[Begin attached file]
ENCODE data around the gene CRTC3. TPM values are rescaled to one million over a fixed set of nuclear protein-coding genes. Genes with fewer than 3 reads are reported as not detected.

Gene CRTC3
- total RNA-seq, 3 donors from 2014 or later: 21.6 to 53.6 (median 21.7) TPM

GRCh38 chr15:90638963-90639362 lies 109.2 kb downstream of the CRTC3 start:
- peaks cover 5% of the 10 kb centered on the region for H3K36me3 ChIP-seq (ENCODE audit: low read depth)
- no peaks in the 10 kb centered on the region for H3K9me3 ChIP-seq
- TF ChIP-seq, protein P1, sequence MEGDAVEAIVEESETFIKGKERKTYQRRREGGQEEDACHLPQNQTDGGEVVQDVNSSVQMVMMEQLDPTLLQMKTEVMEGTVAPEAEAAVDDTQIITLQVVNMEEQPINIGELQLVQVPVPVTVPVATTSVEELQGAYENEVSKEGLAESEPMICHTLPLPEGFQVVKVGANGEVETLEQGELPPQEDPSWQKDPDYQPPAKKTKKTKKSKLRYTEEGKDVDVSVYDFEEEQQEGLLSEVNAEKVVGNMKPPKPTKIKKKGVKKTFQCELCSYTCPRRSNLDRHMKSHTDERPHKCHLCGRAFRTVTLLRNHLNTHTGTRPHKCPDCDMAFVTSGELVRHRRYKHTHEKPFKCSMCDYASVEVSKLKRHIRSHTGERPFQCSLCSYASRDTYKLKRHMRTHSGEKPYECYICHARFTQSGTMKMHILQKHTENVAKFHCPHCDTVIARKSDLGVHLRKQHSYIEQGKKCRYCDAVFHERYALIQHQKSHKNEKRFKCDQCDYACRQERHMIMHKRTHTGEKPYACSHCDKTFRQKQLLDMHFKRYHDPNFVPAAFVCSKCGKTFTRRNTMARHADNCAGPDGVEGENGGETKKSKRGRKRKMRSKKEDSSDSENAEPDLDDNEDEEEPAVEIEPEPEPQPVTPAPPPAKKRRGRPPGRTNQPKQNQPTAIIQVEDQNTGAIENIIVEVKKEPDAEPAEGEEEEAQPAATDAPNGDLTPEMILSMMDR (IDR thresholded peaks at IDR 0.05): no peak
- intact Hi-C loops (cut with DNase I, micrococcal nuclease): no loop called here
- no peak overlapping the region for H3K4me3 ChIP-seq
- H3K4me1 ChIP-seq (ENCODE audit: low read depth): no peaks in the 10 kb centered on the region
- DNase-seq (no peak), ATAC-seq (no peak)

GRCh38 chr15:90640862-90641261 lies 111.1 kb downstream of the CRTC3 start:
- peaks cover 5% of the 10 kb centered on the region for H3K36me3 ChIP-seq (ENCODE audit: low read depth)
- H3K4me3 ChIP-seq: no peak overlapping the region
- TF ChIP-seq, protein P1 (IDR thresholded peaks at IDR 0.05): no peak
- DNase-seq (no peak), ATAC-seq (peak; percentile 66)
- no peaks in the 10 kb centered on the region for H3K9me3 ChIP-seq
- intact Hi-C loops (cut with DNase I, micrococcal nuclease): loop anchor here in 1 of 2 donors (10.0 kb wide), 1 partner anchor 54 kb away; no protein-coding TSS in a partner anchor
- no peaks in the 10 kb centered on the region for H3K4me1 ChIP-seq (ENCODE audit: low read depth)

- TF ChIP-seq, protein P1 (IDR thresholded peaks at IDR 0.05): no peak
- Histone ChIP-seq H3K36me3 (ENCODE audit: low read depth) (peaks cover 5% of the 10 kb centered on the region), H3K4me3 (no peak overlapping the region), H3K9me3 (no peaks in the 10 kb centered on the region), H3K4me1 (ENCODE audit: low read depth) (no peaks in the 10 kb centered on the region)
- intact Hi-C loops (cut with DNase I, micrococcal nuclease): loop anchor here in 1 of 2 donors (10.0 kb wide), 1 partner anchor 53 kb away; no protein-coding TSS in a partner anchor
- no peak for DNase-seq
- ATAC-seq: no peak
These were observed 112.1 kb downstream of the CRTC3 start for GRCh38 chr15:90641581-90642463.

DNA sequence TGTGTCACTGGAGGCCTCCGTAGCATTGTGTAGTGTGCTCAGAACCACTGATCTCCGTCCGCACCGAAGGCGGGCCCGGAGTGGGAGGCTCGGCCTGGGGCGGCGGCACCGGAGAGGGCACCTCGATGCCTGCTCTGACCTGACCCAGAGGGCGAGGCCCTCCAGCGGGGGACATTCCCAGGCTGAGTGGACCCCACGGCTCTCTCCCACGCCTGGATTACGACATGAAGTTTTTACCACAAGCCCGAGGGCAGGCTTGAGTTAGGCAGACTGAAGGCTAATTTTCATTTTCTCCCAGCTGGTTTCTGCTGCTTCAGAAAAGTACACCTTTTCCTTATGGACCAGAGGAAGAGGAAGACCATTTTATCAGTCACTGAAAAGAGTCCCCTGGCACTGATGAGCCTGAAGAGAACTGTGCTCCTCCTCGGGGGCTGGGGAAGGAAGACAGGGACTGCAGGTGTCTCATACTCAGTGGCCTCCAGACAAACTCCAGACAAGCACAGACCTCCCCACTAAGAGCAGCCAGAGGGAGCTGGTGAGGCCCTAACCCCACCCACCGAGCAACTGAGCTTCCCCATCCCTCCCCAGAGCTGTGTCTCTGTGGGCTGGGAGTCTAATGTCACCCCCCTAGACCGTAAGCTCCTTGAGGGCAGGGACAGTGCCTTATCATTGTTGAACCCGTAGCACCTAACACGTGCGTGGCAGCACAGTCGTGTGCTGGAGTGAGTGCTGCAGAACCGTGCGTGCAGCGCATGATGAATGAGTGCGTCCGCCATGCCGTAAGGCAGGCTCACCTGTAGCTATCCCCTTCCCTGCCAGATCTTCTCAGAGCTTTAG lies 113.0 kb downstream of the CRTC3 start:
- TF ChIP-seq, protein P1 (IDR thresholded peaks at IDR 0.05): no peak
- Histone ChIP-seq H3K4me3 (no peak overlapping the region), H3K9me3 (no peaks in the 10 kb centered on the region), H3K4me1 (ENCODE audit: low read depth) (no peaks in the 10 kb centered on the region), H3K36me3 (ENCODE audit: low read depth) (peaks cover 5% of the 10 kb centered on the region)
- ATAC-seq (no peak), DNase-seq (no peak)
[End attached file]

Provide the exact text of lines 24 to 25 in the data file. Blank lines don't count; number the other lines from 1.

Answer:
- ATAC-seq: no peak
These were observed 112.1 kb downstream of the CRTC3 start for GRCh38 chr15:90641581-90642463.